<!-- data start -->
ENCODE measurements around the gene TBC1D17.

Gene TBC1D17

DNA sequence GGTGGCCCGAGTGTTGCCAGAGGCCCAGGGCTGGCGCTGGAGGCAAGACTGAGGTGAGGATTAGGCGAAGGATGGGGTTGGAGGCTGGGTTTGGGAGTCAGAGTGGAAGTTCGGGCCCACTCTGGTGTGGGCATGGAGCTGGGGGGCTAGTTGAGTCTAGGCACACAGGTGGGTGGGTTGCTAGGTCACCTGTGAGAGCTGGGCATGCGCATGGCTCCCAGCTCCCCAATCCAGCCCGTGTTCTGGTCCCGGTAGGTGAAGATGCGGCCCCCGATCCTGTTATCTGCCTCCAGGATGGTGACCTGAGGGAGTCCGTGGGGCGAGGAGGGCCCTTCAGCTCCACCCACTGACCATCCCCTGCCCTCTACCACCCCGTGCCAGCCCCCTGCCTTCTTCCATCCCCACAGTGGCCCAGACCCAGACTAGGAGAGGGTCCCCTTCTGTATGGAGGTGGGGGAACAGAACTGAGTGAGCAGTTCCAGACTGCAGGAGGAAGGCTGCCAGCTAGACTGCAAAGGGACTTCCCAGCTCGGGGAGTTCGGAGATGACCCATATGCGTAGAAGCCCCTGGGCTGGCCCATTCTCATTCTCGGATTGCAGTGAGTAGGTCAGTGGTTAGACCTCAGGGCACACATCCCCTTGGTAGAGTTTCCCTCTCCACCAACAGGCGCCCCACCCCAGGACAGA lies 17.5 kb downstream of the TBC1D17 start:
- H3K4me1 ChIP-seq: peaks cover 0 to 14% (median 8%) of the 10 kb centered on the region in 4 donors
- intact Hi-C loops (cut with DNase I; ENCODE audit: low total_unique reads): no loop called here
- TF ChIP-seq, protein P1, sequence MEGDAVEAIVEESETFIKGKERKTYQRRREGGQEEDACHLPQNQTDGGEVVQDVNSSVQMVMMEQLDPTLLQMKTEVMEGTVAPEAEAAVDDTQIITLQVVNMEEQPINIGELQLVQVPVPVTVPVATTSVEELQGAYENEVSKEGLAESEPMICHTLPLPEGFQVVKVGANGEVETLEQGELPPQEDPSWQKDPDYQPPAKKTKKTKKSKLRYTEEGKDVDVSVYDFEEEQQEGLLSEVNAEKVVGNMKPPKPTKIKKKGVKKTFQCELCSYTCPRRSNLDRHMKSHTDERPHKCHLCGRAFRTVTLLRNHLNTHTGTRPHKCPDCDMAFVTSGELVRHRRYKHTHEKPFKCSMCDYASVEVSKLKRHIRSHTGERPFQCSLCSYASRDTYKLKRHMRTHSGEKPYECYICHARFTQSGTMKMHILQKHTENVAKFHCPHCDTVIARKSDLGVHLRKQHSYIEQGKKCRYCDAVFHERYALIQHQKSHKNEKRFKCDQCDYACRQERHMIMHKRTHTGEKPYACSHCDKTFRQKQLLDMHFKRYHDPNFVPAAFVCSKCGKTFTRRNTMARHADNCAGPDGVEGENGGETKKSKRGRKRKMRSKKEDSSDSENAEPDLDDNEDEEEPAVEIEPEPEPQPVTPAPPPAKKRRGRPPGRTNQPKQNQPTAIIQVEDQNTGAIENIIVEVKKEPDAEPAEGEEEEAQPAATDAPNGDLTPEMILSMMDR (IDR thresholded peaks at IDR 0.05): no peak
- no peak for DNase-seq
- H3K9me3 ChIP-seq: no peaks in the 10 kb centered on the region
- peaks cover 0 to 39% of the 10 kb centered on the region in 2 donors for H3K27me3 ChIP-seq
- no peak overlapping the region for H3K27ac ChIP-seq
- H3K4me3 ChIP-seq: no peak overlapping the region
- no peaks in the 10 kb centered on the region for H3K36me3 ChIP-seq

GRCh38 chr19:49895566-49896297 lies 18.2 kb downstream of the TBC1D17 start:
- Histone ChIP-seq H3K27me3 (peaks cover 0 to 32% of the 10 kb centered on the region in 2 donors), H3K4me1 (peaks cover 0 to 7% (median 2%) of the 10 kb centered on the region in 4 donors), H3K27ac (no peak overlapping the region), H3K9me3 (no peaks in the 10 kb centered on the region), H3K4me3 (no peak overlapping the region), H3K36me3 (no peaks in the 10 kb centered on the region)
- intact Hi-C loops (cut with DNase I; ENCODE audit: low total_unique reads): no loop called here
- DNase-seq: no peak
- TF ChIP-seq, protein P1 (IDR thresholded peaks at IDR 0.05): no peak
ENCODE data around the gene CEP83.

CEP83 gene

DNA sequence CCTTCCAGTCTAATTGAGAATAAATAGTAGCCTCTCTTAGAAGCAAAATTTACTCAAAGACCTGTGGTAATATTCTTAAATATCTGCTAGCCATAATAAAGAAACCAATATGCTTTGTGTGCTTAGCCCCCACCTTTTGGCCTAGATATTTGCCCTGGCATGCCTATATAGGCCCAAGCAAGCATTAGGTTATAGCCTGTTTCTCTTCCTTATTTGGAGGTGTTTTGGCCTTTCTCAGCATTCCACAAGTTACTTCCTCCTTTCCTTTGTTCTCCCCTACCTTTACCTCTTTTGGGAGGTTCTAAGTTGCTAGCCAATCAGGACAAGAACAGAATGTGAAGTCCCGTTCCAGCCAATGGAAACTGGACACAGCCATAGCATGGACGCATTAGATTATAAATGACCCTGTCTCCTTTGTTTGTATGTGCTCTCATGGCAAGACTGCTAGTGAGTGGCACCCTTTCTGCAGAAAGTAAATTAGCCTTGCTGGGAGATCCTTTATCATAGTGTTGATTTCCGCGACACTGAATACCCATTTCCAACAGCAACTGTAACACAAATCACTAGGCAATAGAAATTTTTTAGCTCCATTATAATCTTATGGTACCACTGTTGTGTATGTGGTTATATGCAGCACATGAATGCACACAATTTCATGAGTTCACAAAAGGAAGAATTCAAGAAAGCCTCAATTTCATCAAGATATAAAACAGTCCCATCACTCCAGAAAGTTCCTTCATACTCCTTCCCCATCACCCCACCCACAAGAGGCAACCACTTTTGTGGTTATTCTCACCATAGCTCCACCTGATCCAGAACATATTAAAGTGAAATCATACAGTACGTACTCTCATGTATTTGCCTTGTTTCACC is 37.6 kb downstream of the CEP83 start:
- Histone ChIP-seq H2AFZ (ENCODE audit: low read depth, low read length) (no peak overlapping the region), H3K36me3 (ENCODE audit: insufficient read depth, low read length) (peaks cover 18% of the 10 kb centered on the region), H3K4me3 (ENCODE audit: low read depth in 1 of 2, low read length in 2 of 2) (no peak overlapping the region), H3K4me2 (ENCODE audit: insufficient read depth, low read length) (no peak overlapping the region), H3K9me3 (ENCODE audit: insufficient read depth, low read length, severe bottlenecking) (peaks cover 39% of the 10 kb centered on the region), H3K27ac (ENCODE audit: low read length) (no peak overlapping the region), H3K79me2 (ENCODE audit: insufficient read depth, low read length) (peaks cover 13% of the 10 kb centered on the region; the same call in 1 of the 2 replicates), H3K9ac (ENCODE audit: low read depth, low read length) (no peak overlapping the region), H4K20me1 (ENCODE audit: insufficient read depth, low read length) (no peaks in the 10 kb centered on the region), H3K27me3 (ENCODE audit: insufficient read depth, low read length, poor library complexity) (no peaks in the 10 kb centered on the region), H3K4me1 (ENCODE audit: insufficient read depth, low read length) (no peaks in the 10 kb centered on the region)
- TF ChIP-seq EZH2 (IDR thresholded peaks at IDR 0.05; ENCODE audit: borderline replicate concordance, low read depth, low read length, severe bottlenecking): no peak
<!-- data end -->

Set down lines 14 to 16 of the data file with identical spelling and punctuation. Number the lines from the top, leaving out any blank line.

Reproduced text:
- Histone ChIP-seq H3K27me3 (peaks cover 0 to 32% of the 10 kb centered on the region in 2 donors), H3K4me1 (peaks cover 0 to 7% (median 2%) of the 10 kb centered on the region in 4 donors), H3K27ac (no peak overlapping the region), H3K9me3 (no peaks in the 10 kb centered on the region), H3K4me3 (no peak overlapping the region), H3K36me3 (no peaks in the 10 kb centered on the region)
- intact Hi-C loops (cut with DNase I; ENCODE audit: low total_unique reads): no loop called here
- DNase-seq: no peak